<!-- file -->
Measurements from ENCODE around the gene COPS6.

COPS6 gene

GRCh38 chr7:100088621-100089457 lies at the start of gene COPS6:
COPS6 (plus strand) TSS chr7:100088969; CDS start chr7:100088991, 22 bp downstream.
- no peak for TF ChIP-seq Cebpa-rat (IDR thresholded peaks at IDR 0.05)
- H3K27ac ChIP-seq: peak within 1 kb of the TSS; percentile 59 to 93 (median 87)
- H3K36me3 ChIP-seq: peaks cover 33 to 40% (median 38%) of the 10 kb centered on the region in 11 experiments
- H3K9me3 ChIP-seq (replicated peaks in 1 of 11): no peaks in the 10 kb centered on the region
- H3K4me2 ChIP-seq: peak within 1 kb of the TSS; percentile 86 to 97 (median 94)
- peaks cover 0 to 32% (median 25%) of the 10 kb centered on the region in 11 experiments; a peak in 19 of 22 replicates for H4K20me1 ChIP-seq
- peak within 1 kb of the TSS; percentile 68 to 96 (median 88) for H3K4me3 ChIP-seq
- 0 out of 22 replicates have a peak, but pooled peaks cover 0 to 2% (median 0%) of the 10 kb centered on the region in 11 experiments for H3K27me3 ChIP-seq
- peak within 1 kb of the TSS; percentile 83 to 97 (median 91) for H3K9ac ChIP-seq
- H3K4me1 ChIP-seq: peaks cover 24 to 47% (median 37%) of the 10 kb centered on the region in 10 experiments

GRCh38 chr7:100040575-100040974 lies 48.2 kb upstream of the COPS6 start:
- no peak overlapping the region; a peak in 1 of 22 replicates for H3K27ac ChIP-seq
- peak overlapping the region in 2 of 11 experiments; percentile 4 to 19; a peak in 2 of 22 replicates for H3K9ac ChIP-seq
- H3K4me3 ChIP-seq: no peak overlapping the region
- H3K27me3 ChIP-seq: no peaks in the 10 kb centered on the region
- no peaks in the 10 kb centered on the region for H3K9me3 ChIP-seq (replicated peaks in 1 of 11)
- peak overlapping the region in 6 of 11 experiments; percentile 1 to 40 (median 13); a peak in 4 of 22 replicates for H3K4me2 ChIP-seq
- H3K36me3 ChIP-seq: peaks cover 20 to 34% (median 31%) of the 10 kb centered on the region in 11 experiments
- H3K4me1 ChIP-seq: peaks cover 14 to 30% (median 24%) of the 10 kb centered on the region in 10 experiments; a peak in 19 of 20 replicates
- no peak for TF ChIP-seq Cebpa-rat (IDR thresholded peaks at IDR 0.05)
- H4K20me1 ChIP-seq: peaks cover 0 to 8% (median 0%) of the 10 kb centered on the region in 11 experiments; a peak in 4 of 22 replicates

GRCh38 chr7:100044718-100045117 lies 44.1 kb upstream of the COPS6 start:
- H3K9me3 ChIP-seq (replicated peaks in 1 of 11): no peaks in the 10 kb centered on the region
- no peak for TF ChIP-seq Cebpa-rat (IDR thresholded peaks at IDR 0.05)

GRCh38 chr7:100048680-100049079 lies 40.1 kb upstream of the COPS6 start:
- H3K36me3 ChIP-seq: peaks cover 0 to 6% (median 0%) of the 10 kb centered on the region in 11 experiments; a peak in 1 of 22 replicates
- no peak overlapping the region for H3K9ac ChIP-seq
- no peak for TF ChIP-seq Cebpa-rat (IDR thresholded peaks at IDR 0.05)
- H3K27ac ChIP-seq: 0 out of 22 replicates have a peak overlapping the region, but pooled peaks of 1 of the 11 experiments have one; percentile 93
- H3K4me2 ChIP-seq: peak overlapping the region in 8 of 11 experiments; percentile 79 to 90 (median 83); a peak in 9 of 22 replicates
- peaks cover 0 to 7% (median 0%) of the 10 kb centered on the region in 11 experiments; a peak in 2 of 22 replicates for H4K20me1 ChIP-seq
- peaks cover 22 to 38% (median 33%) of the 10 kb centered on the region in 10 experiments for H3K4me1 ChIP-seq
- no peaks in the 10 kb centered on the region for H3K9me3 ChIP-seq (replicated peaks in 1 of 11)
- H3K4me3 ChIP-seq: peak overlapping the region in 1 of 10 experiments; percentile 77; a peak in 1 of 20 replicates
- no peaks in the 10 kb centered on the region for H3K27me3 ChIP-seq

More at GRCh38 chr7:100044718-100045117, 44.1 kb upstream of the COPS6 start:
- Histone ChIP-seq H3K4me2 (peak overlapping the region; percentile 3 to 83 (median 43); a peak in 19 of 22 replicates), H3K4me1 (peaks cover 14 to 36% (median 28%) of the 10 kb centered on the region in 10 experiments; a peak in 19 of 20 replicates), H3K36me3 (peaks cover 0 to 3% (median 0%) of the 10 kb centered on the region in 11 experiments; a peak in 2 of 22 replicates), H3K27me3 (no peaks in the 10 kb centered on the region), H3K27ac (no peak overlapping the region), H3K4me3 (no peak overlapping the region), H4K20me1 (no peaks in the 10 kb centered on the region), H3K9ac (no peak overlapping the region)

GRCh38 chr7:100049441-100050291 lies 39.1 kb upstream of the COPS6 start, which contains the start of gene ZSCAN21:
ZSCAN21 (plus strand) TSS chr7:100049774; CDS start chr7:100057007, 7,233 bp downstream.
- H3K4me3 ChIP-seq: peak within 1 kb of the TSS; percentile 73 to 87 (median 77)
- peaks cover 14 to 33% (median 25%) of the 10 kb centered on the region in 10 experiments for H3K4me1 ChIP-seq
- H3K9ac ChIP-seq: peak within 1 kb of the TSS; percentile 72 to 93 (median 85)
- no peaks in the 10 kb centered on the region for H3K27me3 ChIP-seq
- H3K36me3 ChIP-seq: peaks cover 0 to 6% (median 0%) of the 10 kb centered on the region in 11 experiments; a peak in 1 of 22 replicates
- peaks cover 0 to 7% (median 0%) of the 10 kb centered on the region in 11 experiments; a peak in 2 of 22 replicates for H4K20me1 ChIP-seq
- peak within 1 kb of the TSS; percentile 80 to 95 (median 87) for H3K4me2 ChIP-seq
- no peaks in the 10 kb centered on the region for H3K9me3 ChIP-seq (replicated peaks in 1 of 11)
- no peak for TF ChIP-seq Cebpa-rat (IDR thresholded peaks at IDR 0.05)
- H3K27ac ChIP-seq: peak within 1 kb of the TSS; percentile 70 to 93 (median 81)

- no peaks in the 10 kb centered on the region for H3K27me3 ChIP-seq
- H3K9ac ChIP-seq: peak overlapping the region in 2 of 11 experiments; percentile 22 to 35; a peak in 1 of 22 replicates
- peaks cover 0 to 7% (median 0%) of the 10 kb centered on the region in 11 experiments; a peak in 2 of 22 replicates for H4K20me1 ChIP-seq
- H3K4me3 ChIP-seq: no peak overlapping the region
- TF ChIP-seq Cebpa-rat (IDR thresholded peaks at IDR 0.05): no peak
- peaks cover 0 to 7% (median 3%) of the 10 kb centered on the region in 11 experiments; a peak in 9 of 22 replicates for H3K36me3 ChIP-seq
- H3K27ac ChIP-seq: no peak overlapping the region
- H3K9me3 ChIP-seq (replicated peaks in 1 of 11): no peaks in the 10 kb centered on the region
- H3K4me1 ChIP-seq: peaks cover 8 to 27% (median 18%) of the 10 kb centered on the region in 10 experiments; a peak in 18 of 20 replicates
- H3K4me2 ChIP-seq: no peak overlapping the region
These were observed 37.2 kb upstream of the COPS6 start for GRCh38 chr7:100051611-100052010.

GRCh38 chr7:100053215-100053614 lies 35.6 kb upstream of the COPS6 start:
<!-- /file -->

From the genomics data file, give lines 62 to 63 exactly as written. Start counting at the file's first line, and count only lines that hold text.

- H3K4me1 ChIP-seq: peaks cover 8 to 27% (median 18%) of the 10 kb centered on the region in 10 experiments; a peak in 18 of 20 replicates
- H3K4me2 ChIP-seq: no peak overlapping the region